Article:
Embracing Jared by Anna Paige
To the caregiver in charge,
While I realize you are relatively new to this position, I feel two months is sufficient time to learn what is and is not expected of you concerning my father’s care. You were made well aware of the particular requirements regarding communication with me, as evidenced by the detailed non-disclosure agreement signed by you upon receiving the position.
Twice now you have failed to check in at the mandatory times.
I’d advise you not to let it happen a third time if you’d care to retain your position.
Given that my donations fund over seventy-five percent of the facility’s operating costs, I can assure you my warning is not to be taken lightly.
I expect stellar care for my father going forward, along with regular updates.
This is non-negotiable.
* * *
Dear Mr. Shaw,
First, my name is not “caregiver,” it is Madison. Please at least offer me that bit of respect when dressing me down. I feel that two months is sufficient time to have learned my name. Madison. Cole. You may address me as Madison or Miss Cole, whichever you prefer.
Further, I have sent communications according to your requested schedule—when possible. Believe it or not, Mr. Shaw, things here can get rather hectic, and on the two occasions you mentioned, there were medical emergencies with other patients, and I had to divide my time and attention to cover for the staff members who accompanied those patients to the ER.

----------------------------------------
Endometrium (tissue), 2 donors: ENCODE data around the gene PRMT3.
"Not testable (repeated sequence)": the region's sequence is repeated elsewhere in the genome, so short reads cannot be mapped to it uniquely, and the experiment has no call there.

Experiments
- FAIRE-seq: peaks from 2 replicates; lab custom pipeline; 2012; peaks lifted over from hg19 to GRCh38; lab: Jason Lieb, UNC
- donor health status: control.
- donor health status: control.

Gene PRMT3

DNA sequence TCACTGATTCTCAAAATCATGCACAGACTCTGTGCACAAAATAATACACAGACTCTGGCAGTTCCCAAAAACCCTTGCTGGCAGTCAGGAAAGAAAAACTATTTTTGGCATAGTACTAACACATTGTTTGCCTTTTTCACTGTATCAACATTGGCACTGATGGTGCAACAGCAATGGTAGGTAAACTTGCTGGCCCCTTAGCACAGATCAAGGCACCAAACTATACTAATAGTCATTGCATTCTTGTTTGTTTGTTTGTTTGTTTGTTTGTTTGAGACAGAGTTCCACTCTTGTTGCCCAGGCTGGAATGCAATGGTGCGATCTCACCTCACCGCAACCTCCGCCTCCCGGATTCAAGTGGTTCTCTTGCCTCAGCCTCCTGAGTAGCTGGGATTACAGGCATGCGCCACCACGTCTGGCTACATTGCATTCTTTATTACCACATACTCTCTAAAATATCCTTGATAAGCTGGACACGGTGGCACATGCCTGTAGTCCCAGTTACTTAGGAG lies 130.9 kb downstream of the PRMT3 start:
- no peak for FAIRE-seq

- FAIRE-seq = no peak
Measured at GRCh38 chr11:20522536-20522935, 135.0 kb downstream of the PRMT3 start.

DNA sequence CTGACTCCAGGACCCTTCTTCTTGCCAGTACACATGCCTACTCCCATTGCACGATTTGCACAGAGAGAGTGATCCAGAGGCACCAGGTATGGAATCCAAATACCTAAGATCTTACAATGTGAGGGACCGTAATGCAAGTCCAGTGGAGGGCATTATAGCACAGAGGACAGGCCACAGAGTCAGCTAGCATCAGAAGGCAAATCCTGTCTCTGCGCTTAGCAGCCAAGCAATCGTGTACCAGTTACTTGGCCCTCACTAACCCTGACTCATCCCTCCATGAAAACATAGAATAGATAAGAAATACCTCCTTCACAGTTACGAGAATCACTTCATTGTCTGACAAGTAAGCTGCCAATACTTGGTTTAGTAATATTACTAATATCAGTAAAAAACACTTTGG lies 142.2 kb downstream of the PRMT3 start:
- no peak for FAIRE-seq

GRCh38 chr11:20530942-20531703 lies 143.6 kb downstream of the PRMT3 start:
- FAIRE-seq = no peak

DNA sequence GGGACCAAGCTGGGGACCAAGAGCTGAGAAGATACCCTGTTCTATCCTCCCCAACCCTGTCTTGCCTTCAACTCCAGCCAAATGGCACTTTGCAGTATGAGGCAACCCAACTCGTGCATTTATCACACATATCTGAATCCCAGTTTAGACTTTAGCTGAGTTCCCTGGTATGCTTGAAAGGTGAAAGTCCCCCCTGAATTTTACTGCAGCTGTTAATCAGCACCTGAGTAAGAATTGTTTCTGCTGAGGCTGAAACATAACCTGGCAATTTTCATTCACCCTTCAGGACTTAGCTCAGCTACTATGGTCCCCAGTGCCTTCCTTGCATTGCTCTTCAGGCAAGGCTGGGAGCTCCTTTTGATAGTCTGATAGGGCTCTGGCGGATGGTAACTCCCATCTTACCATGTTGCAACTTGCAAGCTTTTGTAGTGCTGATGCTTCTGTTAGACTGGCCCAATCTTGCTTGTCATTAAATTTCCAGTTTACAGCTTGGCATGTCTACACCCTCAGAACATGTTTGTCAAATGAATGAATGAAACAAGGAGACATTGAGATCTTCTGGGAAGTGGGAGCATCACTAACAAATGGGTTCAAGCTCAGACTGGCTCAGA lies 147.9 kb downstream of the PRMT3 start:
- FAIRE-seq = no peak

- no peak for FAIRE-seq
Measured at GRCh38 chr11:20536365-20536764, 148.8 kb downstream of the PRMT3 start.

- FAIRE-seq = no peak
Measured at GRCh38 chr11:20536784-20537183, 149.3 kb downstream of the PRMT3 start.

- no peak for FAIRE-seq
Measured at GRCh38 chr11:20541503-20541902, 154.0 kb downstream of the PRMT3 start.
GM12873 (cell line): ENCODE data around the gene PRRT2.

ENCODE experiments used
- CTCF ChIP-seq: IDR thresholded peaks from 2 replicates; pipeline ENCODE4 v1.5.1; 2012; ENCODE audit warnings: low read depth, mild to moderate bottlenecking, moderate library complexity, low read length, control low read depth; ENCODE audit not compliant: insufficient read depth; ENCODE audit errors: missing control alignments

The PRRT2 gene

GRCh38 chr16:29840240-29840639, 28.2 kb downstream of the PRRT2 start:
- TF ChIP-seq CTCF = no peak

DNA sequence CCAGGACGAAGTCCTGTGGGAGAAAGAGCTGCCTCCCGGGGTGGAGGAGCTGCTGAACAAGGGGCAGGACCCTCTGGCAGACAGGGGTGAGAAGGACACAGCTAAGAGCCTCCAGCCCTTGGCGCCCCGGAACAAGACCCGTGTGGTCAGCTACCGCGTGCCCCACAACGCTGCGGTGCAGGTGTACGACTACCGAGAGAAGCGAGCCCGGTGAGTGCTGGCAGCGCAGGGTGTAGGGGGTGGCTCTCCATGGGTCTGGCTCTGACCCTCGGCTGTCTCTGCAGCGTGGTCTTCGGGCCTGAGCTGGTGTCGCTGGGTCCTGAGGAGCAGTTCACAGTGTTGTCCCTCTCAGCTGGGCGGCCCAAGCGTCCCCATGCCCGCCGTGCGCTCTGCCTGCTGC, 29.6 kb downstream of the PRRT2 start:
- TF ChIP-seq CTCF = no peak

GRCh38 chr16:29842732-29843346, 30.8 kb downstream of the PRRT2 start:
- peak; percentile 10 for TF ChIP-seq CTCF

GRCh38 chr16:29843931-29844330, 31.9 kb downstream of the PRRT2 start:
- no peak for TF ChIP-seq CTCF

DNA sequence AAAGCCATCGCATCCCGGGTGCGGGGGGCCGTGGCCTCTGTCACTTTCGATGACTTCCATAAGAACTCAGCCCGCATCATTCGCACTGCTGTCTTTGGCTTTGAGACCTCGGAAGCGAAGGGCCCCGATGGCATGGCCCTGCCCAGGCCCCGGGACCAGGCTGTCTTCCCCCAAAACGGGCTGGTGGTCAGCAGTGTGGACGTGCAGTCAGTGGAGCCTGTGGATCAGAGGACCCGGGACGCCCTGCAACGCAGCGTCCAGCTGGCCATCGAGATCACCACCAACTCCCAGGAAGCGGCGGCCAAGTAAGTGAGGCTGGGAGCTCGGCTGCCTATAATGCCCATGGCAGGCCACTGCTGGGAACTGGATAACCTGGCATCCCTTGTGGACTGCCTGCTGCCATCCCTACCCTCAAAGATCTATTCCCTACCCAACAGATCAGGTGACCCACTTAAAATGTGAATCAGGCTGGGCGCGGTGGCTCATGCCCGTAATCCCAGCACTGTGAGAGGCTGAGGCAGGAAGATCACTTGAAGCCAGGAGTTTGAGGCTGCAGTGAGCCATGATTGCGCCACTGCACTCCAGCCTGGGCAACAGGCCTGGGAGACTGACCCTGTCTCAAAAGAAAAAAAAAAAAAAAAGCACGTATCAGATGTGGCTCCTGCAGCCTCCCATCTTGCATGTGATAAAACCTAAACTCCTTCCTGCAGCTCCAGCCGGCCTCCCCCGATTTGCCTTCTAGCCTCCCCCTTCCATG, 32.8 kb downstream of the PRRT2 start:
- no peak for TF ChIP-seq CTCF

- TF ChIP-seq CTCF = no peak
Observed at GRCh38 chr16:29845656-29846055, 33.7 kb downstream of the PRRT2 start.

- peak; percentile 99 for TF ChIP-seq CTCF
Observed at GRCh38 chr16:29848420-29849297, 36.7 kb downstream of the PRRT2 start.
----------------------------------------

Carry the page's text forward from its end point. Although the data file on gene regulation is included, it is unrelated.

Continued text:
While I do apologize for having not met your expected deadlines, I’m frankly of the opinion that if you are that worried about the occasional late email, perhaps you should pick up the phone and call in for an update. While most people do not use them as such, those nifty handheld devices everyone is so proud of are actually telephones and therefore are capable of making phone calls. Imagine it…you push a series of buttons, lift the device to your ear, and hear an actual human voice on the other end.
Astonishing, isn’t it?
As for retaining my position, I have no doubt that you could have me fired with little more energy than one expends on a sneeze, but I don’t react well to threats. Do what you must. If it serves you better to deprive your father of someone he’s become accustomed to—and actually started to bond with—simply because of a missed email or two, by all means do so.
My multiple degrees and stellar work record will follow me to the next facility. The rantings of one ill-tempered celebrity will not diminish my value in any way. I will, of course, miss your father, but as you’ve so clearly asserted, you’re the boss—a busy, arrogant, unforgiving boss whom I have yet to see step foot in this facility.
There are numerous other things I’d like to point out about your level of hypocrisy, but I am due back to check on your father and read to him before bedtime. Besides, I’m sure you have to get back to focusing on being a rock god.
I’ll tell him you said, “Hello.”
In case you’re interested, I’ll be reading If You Give a Mouse a Cookie. He seems to respond the most to that one.
You would have known that already if you ever bothered to visit.
Madison Cole, a.k.a. “Caregiver”